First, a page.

Flight simulators are few and far between on the Mac, but that doesn’t mean flight simulation is a dead genre — Laminar Research’s X-Plane is a veritable industry unto itself, and while it may be a bit unconventional for some gamers, it’s definitely something that virtual pilots should look for if they’re interested in thrilling, detailed flight simulations.
X-Plane is a very carefully detailed OpenGL-rendered 3-D flight simulator for OS 9 and OS X. The basic version includes plenty of scenery, different airports, and assorted aircraft models ranging from run-of-the-mill single-engine prop models, to myriad military aircraft and rotorcraft, all the way to the Boeing 747-400. With additional scenery CD packs, which cost an extra $10 each if you buy them with X-Plane or $20 each if you buy them separately, it allows you to fly anywhere in the world (or over the surface of Mars).
What’s more, you can download new models that X-Plane enthusiasts make, and you can use the included tools to experiment with your own aircraft and scenery designs. But X-Plane’s scenery- and aircraft-building tools are enormously complex; using them isn’t a task for the casual user.
The scenery- and aircraft-building software isn’t the only intensive aspect of the program: X-Plane has a difficult learning curve, and it’s laden with complex control panels and its own user interface. This is something of a necessity, given the complexity of the simulation, but it takes some getting used to and plenty of help-manual study before you can take off for the first time. X-Plane’s documentation is electronic and readable; however, it’s very dense.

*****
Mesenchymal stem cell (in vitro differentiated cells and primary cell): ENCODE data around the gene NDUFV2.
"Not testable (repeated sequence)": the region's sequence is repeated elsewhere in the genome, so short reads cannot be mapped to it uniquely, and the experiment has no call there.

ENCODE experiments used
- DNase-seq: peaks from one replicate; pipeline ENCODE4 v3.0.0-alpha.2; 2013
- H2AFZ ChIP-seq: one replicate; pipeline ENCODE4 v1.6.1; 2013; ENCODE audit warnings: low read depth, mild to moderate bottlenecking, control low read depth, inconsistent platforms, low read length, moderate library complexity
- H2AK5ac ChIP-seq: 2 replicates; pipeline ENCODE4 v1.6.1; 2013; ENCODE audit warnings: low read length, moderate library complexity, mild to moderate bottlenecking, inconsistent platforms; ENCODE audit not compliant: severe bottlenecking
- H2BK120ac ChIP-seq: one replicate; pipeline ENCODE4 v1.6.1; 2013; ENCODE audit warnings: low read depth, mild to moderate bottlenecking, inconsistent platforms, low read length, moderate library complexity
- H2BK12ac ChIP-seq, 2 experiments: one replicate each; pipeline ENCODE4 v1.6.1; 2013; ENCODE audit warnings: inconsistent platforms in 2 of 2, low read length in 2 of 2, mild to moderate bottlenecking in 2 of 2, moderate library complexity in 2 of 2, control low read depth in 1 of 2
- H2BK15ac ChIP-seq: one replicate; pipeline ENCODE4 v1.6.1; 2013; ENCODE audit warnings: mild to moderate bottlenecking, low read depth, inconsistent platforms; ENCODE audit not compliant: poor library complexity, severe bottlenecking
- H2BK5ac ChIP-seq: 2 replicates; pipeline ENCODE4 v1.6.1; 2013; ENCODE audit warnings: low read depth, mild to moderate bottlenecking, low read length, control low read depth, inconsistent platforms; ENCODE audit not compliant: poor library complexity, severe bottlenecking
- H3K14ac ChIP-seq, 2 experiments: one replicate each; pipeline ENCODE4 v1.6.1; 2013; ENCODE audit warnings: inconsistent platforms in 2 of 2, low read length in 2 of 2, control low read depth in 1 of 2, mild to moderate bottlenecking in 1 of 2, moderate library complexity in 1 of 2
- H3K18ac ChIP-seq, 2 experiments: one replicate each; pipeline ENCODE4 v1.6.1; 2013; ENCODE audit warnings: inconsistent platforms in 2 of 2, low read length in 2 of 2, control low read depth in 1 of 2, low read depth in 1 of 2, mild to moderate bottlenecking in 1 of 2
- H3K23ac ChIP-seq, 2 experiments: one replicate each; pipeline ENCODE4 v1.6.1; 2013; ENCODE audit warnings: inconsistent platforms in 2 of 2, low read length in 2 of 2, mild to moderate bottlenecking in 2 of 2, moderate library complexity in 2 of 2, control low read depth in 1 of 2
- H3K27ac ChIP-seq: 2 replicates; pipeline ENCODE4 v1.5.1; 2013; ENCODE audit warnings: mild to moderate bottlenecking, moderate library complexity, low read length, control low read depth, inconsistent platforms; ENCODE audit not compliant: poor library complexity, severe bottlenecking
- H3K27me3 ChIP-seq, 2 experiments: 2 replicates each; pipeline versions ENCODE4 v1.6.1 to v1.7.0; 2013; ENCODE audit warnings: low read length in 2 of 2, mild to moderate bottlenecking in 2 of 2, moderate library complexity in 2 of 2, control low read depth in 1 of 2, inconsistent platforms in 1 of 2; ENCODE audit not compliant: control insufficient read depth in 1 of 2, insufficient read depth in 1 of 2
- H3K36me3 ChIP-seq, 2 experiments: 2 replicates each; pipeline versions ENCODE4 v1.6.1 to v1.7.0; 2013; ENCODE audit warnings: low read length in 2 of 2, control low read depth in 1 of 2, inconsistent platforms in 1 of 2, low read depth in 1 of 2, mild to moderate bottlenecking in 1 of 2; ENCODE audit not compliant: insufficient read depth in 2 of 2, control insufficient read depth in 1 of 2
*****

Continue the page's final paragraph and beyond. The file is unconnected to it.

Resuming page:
X-Plane supports joysticks and controllers. We tested version 6.51, which doesn’t support force feedback, a relatively new technology for Mac users that’s supported in OS X 10.2.3 or later. However, X-Plane does feature networking support so you can go flying with a friend. Although X-Plane isn’t a game, the developer might want to consider supporting a game-tracking service, such as GameRanger, to make networking support easier.
Macworld’s Buying Advice
Complex though it may be, X-Plane is unquestionably the king of the hill in Mac flight simulators. Again, X-Plane isn’t a game, so expect to spend a few hours learning the basics and getting to know the interface. The payoff is worth the effort (and the price) if you’re serious about flying without leaving the ground.